John Austen Biography

John Archibald Austen was born on 5th January 1886, in Hythe, Kent, England.

His father was a carpenter, and after completing his early education, Austen also trained in the family business. Despite this instruction, Austen was never dedicated to carpentry (although he did make great use of woodcuts in his later artistic career), and left for London in 1906. Here, Austen attended life drawing classes and joined various dramatic societies.

Dedicating his full energies towards bohemian living and art, Austen quickly became a renowned illustrator. He exhibited with the Royal Society of British Artists, and became an associate, and thereafter a member, in 1921. Things moved quickly for the young gentleman, and in 1919, Austen married Ruby ‘Tommy’ Thomson, who from that point onwards was to serve as his chief inspiration and model. He was employed by the Penny Illustrated Paper around this time too; one of the largest illustrated newspapers in the U.K.


Austen’s early works, including illustrations for R. H. Keen’s The Little Ape (1921), and a fine edition of Shakespeare’s Hamlet (1922), were heavily influenced by the work of Aubrey Beardsley. These illustrations resulted from a great admiration for the Japanese style of woodcuts, a dedication to ‘line’ and a thorough appreciation of ‘flowing’ forms.

After 1925 however, Austen’s style changed, and he became part of the Art Deco movement. ‘Art Deco’ was enormously influential in the years following the First World War (originating in France), but flourished internationally in the 1920s, 30s, and 40s. It was characterised by rich colours, bold geometric shapes and lavish ornamentation – Austen’s work being no exception.

Austen’s Art Deco illustrations include his work for Daphnis and Chloe (the only known work of the second century CE Greek novelist and romancer, Longus) – which was published in 1925, and another Shakespeare play, As You Like It (1930). A pastoral comedy, As You Like It allowed Austen to develop his lighter and more delicate side. It featured black and white drawings, in the style of European Old Master woodcuts – but was carefully finished with pastel tones and simple washes of colour.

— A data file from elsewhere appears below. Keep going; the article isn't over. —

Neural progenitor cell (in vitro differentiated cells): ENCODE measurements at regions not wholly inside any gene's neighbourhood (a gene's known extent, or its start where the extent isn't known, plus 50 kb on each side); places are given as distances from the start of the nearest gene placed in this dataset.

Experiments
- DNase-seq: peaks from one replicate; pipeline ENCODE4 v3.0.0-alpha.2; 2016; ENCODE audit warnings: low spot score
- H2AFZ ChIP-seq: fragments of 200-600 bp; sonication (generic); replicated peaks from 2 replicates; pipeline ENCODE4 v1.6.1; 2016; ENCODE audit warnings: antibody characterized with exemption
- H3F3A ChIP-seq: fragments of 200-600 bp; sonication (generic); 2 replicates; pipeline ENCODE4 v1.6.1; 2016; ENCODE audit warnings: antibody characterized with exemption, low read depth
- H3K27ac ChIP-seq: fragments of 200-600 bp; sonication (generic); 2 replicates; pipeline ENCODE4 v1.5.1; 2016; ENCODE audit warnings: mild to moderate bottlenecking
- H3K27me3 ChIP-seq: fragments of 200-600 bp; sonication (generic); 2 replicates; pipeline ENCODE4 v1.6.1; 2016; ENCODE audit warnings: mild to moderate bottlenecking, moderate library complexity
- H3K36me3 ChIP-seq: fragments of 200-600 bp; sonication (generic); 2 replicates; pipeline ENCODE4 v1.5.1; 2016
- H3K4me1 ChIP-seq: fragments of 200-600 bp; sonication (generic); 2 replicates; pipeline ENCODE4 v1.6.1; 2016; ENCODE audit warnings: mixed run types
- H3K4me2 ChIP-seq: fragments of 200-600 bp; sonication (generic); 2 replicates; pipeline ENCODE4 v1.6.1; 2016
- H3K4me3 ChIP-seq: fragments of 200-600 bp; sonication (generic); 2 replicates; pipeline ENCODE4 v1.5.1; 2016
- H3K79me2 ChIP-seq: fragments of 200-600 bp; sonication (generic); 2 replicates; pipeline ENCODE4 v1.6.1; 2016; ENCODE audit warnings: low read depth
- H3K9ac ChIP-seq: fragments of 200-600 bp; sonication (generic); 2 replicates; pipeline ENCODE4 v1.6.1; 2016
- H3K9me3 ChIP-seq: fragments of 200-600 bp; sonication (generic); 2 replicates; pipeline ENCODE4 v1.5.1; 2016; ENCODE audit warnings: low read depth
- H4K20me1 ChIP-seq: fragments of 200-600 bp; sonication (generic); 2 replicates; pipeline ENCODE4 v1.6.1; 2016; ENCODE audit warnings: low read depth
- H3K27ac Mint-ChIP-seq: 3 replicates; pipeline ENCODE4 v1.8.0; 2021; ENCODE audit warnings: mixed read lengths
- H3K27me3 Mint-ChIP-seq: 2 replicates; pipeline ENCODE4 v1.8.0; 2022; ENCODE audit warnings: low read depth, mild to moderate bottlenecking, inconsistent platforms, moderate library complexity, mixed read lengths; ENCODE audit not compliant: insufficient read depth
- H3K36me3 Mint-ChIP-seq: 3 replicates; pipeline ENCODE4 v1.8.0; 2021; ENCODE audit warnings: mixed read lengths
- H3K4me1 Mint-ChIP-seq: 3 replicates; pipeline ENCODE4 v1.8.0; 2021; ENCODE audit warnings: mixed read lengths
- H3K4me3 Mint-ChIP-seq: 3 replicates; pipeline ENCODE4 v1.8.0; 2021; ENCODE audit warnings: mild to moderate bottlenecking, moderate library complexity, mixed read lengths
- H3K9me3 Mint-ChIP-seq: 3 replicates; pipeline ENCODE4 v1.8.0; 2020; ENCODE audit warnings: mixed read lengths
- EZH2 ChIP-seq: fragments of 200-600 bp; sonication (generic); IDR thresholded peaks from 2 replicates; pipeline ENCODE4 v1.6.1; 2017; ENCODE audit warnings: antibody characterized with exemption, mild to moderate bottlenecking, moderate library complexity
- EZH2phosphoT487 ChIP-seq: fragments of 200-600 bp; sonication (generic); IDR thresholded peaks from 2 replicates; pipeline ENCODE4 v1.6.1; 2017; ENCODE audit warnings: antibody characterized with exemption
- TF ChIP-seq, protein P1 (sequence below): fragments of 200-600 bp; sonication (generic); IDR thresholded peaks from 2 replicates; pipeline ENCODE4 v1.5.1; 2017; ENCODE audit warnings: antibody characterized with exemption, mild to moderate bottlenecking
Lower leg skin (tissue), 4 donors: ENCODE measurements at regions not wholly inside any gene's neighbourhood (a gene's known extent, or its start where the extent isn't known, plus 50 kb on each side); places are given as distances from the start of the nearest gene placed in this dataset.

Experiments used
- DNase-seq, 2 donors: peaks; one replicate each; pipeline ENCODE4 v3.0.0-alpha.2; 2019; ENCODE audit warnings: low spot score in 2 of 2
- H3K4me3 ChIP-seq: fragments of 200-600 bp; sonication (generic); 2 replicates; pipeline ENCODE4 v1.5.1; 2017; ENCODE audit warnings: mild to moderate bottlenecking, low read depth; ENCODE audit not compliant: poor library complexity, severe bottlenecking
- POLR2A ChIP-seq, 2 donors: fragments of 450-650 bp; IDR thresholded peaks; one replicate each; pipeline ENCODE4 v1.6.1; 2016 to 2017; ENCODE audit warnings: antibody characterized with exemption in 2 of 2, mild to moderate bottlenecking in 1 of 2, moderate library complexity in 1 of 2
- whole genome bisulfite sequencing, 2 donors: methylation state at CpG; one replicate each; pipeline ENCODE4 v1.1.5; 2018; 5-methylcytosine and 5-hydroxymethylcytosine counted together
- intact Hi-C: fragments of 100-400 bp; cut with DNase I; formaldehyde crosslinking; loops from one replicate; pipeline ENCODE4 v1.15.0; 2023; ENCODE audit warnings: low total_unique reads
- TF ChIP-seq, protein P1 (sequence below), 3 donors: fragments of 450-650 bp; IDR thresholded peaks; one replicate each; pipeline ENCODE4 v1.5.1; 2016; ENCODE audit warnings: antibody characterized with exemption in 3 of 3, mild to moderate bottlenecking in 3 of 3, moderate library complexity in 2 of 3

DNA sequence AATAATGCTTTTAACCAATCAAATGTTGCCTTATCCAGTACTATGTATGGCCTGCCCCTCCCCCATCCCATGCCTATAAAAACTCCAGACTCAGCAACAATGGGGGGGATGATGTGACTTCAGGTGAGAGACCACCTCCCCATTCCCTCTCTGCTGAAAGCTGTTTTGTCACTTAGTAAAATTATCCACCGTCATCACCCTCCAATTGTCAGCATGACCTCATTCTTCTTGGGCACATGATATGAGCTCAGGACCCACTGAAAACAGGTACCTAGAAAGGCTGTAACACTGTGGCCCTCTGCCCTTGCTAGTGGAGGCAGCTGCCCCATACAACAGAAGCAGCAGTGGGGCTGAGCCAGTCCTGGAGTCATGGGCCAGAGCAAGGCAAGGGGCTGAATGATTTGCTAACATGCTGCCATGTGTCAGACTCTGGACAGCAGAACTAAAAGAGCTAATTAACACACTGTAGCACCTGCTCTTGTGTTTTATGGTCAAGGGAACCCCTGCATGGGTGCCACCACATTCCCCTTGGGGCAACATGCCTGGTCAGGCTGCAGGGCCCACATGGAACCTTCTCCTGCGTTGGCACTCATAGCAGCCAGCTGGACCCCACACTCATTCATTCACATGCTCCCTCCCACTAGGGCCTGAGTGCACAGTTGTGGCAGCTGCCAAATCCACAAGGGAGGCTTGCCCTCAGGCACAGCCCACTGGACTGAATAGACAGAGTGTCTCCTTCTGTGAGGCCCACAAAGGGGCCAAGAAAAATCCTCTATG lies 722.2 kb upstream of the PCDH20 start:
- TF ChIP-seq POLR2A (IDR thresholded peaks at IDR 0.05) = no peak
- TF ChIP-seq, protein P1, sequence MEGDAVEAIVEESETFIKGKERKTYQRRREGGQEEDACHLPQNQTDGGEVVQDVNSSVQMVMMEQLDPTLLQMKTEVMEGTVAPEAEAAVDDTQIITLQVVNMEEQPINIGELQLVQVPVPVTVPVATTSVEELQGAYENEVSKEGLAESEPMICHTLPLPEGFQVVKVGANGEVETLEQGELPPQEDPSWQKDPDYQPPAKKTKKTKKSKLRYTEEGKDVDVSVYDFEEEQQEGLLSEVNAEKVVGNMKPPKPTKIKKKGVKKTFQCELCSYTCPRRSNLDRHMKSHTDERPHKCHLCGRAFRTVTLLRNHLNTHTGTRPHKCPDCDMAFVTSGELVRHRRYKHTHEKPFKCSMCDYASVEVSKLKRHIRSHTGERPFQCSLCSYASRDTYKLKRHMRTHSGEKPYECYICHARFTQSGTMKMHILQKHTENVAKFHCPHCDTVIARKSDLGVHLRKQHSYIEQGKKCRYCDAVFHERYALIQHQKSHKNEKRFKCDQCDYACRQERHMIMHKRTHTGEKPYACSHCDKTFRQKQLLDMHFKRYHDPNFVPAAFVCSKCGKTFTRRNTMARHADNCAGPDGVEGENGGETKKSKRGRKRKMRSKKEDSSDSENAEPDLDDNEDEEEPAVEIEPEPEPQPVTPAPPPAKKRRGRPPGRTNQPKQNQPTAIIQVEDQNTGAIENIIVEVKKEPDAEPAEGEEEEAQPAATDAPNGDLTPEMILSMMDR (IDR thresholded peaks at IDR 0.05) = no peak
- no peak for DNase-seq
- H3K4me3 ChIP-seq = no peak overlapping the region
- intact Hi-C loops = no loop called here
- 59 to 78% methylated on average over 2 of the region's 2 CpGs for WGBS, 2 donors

An ever-sociable man, Austen was close personal friends with Alan Odle (a fellow English illustrator and the husband of the novelist Dorothy Richardson), and Harry Clarke (the renowned Irish stained-glass artist and book illustrator). The three men exhibited their artworks together, at St. George’s Gallery in 1925 – with Austen’s recent illustrations for Daphnis and Chloe forming a large part of the show. Odle’s wife, Dorothy Richardson, also wrote a book about Austen – entitled John Austen and the Inseparables (published in 1930) – which further propelled the artists into the spotlight.

Austen was an avid literary fan, and illustrated many fascinating texts. His output was prolific, and some of his better known volumes include: Charles Perrault’s Tales of Passed Times (1922), Lord Byron’s Don Juan (1926), Flaubert’s Madame Bovary, Charles Dickens’s David Copperfield (1935), Aristophane’s play The Frogs (1937), Shakespeare’s Comedy of Errors (1939), and Edmund Spencer’s The Faerie Queen (posthumously published in 1953).

Based in St. John’s Wood in North-West London, Austen used several techniques in his illustrations, including wood-engraving and scraperboard – and changed styles to suit the text he was illustrating. He was also involved in advertising, producing many adverts and several posters.

Following an illness in the early 1930s, Austen returned to Kent, and lived at New Romney, before moving to Petham, and later Wingham. He continued to publish illustrations during this time though, and also taught at the Canterbury and Thanet Schools of Art.

Austen died on 27th October 1948, at his home of Rose Cottage, West Hythe. He was sixty-two years old.